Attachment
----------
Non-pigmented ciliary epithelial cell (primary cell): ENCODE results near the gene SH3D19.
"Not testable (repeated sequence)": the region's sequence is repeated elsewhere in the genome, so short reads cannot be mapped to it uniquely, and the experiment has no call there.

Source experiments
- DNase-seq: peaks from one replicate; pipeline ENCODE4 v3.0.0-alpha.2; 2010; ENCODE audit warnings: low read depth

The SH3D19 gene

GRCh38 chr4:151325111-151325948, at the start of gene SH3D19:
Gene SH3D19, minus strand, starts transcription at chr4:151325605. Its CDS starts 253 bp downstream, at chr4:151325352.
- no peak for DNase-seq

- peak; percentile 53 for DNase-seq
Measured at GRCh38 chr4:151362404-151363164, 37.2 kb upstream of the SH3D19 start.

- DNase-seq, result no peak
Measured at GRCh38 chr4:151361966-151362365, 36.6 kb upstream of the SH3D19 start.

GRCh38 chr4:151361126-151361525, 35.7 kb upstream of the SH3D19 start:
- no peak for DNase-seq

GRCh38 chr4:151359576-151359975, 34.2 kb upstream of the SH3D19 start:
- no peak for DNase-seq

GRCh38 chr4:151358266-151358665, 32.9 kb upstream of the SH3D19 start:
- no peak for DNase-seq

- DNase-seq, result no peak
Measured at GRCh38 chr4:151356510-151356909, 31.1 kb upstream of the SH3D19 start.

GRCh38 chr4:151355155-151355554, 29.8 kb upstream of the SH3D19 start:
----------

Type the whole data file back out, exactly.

Non-pigmented ciliary epithelial cell (primary cell): ENCODE results near the gene SH3D19.
"Not testable (repeated sequence)": the region's sequence is repeated elsewhere in the genome, so short reads cannot be mapped to it uniquely, and the experiment has no call there.

Source experiments
- DNase-seq: peaks from one replicate; pipeline ENCODE4 v3.0.0-alpha.2; 2010; ENCODE audit warnings: low read depth

The SH3D19 gene

GRCh38 chr4:151325111-151325948, at the start of gene SH3D19:
Gene SH3D19, minus strand, starts transcription at chr4:151325605. Its CDS starts 253 bp downstream, at chr4:151325352.
- no peak for DNase-seq

- peak; percentile 53 for DNase-seq
Measured at GRCh38 chr4:151362404-151363164, 37.2 kb upstream of the SH3D19 start.

- DNase-seq, result no peak
Measured at GRCh38 chr4:151361966-151362365, 36.6 kb upstream of the SH3D19 start.

GRCh38 chr4:151361126-151361525, 35.7 kb upstream of the SH3D19 start:
- no peak for DNase-seq

GRCh38 chr4:151359576-151359975, 34.2 kb upstream of the SH3D19 start:
- no peak for DNase-seq

GRCh38 chr4:151358266-151358665, 32.9 kb upstream of the SH3D19 start:
- no peak for DNase-seq

- DNase-seq, result no peak
Measured at GRCh38 chr4:151356510-151356909, 31.1 kb upstream of the SH3D19 start.

GRCh38 chr4:151355155-151355554, 29.8 kb upstream of the SH3D19 start: